Make Time, Not Excuses
There are four primary activities that successful salespeople engage in on an ongoing basis. These are Prospecting (45% of time), Presenting (20%), Product Knowledge/Malleability (20%), and Professional and Personal Development (15%)
Recently we were presenting this information in a workshop on Prospect Management, when one of the participants raised his hand and said: "That's great. But you just don't understand. We spend so much of our time having to service our existing clients and putting out fires, there's no way to have that much time for prospecting and all this other stuff."
Sound like something you face?
We understand, because we're out there selling too. Just like you, we go out and find new prospects, show them how we can help them, deal with client service, make sure training materials show up where they're supposed to be, etc? And, we spend a good deal of time consulting, conducting workshops, and working with clients.
Like most sales professionals, we, too, have to juggle my time to focus on actually selling and prospecting.
The key is effective time planning.
Time planning is really more than time management. You really can't manage time at all when you think about it - no matter what we do time marches on. No matter what we do there are 52 weeks in a year, 24 hours in day, and 60 minutes in an hour. Try as we might, we just ain't gonna change that. So, let's not bemoan that we don't have enough time - the time you spend complaining about not having enough time is time you could spend on something more productive and rewarding. (Ever notice that the people who complain the most about not having enough time are usually the ones getting the least amount done? Think about it and observe.)
So, we can't control time itself, but what we can control is how we use our time. In fact, when you come right down to it, our use of own time is the ONLY thing in life that we really have complete control over. Every minute of every day you are making a choice, whether consciously or not, over how you use your time. The key to effective time planning is to make conscious decisions over how you spend this most valuable resource.
Here are some tips to help you plan and utilize your time more effectively:
Be obsessive about planning:
Everybody these days uses some sort of planner whether electronic or paper; that's a personal choice and either one is fine. But, real effective planning is more than making a daily to-do list.
Plan Weekly: Look at everything you have going on for the next two weeks. First appointments, follow-up meetings, presentations, internal meetings etc? In addition to actual meetings, you need to schedule in time for:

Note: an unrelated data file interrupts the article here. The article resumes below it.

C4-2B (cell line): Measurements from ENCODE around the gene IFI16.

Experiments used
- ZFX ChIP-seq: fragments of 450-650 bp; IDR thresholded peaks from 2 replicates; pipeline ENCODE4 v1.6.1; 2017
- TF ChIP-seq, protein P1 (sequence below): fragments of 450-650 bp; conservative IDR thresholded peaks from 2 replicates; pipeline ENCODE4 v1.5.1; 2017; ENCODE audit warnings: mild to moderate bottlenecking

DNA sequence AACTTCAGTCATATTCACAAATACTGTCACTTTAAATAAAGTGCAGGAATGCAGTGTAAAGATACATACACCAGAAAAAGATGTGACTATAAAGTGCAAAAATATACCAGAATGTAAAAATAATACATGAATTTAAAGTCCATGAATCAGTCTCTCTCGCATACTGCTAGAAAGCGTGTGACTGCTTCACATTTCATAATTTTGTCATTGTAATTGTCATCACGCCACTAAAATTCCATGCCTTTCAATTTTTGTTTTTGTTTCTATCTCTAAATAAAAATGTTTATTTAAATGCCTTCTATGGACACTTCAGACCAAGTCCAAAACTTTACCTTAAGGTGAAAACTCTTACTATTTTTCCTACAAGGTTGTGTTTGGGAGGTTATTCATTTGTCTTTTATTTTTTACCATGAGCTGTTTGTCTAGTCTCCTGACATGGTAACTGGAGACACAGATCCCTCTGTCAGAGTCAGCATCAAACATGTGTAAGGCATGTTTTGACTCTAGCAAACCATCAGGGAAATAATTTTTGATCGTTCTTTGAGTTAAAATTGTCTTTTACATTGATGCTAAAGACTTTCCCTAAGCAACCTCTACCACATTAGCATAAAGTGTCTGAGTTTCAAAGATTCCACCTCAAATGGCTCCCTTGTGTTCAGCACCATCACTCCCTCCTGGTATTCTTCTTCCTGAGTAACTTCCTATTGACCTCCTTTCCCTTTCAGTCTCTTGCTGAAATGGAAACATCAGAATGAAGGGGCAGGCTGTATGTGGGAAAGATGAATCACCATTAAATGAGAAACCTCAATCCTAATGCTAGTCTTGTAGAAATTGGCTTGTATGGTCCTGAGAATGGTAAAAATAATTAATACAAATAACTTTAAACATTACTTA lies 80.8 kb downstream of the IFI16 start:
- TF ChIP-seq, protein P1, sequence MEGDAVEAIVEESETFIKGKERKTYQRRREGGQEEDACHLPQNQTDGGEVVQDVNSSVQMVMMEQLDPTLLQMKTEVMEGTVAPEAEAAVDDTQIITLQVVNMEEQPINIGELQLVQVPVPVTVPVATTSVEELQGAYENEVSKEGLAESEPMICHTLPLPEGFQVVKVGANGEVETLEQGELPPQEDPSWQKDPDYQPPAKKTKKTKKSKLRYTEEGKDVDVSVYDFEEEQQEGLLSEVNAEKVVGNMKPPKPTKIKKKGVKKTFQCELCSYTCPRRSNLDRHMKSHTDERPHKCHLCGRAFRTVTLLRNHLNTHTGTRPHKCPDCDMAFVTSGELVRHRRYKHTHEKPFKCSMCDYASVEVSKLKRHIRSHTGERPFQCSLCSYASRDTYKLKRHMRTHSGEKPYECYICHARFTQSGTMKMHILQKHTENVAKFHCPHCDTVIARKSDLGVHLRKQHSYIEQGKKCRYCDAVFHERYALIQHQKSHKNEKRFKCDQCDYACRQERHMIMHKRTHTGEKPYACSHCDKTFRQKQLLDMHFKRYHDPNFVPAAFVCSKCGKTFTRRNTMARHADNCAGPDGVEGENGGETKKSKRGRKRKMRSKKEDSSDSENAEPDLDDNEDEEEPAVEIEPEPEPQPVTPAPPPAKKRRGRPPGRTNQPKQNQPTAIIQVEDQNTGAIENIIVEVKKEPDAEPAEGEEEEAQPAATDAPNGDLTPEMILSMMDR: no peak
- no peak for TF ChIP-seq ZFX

- meeting preparation
- travel time to and from meetings
- administrative and paperwork
Schedule these things into your calendar so you know exactly when you are going to do them!
Next, schedule in time - make a firm appointment with yourself - for prospecting activities. When will you make calls? I can guarantee that if you don't make a firm appointment with yourself, those calls won't happen.
Taking this weekly view is vital to effective time planning; many things that we do can't get done in one day, but if know what we want and need to accomplish in the broader space of a week, we're more likely to be productive with our time.
Plan Daily: Look ahead to the next day. What urgent things will you need to attend to? When will you do them? What things did you not get done today that you need to do tomorrow? Do this each day at the end of the day so you can start your next day fresh with the knowledge of exactly what you're setting out to do.
TIP: Don't overpack your time too much. You do need to allow for the unexpected. You also need to constantly reevaluate your time in the face of changing priorities. Give yourself the cushion for this.
Analyze Regularly: Keep track of how you spend your time, and analyze its level of productivity; look at whether each activity is moving you closer to your goals or is not. Try doing this for a period of two weeks; you'll be amazed to realize how much time we spend on non-productive things. Just the sheer act of tracking this will make you more productive, guaranteed.
Apply "Zero-Based Thinking": Author and speaker Brian Tracy, in his book "Focal Point" talks about applying "Zero-Based Thinking" as a way to form your goals and mission. It applies at this level as well. As you get a sense of where you're time is currently spent, ask yourself these questions:
- What things do I need to start doing?
- What am I currently doing that I need to do more of?
- What am I currently doing that I need to stop doing?
What things can you delegate? What things could you stop doing that aren't really necessary? (Think hard on this one; there are certainly things we all do that don't really need to be done at all.)
Take time for reflection and planning: "But wait", you say! "I don't have time to do stuff now, how can I take all this time for planning. Sounds nice in an ideal world, but I have to live in reality!" Taking the time for planning and thinking will actually make you more productive. You will be in more control of your time, and you will be focused on the activities that will yield you the best results. 15 minutes a day is all you'll really need. And those 15 minute could well be the most important time you spend!
To help you, here some great tools you can download:
Daily Time Tracking Worksheet
Weekly Planning Worksheet